The Show Must Go On | Print |
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Project and Pre-Production Deadlines:
Is Copyright and Permissions getting in the way of educating?
What to do when THE SHOW MUST GO ON.

In the spring of 2008 I was teaching a copyright workshop at a statewide conference.


During one of our discussions about getting permissions for copyrighted materials for certain project, 90% of the workshop attendees said they would claim Fair Use even with a certain amount of legal and ethical risk.  When I asked “why”, their response was that “production and project deadlines are critical and we can not let these things get in the way of educating our students.” 

In response, a lady on the front row said, “I was in a similar circumstance.  In spite of the deadline, I just couldn’t rest knowing that a student had brought in copyrighted music to use in the introduction of our video.”  She added, “So, I had the student go and get the permissions.  He made the phone calls and sent the emails to all the organizations and got the written permissions we needed.”  After giving her account, she asked the other workshop attendees who opposed, “who learned more, my students or yours?” 

I have to admit, it can be a tough call and with project and production deadlines looming, whether those are for a morning news show or a video yearbook, the impulse is to justify the release or publication by claiming Fair Use for Education when using music, graphics, photographs, video and other media. This is fine. I use Fair Use all the time, except for video yearbooks, morning news, podcasts, broadcasts and projects for the web.  Given the public nature of these works, it’s hard to even suggest Fair Use. 

“The Fair Use Guidelines are gray and subject to interpretation” is the comment I typically hear from teachers.  I have also been told that these conservative practices in education regarding copyright and Fair Use are too strict, and are based on one’s own interpretation.  This is incorrect.   

I did not write the guidelines, but I am a member of one of the associations who endorsed the Fair Use Guidelines, so, I know the pitfalls and conditions of claiming Fair Use.  (See Appendix A, ORGANIZATIONS THAT HAVE ENDORSED THESE GUIDELINES AT  

These conditions according to Fair Use would allow for instructional content in a non-public environment, In the case of my video yearbook or morning news show, neither would qualify to meet the most basic criteria for Fair Use. 

The most important of all facts, is that Fair use ends with a statement of indemnification that basically says that if you find yourself with a copyright claim, you are on your own.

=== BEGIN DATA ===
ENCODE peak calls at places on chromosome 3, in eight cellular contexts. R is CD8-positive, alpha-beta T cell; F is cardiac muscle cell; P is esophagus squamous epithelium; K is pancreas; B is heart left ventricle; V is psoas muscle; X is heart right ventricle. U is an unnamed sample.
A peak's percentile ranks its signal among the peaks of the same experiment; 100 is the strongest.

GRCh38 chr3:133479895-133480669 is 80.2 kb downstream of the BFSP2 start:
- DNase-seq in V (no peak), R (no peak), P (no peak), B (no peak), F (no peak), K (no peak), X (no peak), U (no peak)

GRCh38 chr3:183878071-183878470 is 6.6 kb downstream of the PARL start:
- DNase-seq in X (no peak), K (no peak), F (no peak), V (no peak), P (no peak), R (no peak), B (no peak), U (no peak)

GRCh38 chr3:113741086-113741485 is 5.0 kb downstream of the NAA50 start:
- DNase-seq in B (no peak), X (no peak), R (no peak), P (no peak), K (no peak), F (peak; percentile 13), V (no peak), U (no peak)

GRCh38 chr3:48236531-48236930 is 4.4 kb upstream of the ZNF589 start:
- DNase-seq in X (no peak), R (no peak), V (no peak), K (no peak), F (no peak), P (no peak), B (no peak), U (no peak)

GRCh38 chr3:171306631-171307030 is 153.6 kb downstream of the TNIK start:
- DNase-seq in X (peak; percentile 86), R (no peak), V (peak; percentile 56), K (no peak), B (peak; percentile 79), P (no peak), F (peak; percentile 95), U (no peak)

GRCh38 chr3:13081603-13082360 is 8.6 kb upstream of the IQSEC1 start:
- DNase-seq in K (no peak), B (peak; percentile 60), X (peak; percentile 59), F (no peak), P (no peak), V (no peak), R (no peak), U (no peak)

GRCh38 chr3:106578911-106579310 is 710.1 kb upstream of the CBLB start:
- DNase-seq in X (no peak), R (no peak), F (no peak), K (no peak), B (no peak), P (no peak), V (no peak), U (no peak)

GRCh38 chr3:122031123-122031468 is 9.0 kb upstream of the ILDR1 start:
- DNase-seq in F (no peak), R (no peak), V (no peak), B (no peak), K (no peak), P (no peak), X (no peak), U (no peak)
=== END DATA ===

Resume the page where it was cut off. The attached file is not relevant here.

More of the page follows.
Section 6.7 Licenses and Contracts states:

“Educators and students should determine whether specific copyrighted works, or other data or information are subject to a license or contract. Fair use and these guidelines shall not preempt or supersede licenses and contractual obligations.” 

Regarding the above paragraph, I don’t think educators and students should be responsible for determining if copyrighted works are subject to a license or contract.  That is way too much responsibility whenever (as the second part of the paragraph states) that your Fair Use claim will not necessarily hold up should there be a claim.   

This never mattered much until we reached the digital age and student projects so easily wind up on the web.  In cases where educators who thought they were properly applying Fair Use got into trouble with no recourse, they found no support from those who gave them incorrect or limited advice regarding Fair Use.  Keep in mind this is coming from a person – me, who signs off on a license which gives you extreme liberties for use of content in K-12 and says basically that you are indemnified – not the other way around as stated in Fair Use. 

I am not the copyright police.  After all, I’m one of many who helped pioneer new technologies to challenge the major record labels – which we did legally.   

Since I’m not an attorney or the copyright police, I won’t tell you what to do or give legal advice, but I will tell you what I personally would do – as a producer, as a teacher and as a parent. 

In a recent case, we did a taping for a statewide cable broadcast that required media permissions at a level beyond the current permissions I held, and quite honestly, certain items did not make it into that episode.

Specifically, I had Fair Use applications to use a link to an ABC news article about a particular teacher.  She had appeared on the national news broadcast after her brand and image was infringed upon by students.   

Prior to the taping, I found her on FaceBook and obtained her permissions, however I have still not gotten the written permissions from ABC.  Therefore, in the taping (that we just completed this past November 19th), I used the picture of the teacher and references to the article, but did not show the video footage.  When I get the permissions, I can use that in a future episode. 

“We don’t roll that way”

Recently, comedienne and talk show host (and newest American Idol judge) Ellen DeGeneres was sued for copyright infringement (her show – not her personally) for not obtaining the proper licenses for the music used in her “celebrity dance-off” (seen here with President Obama.)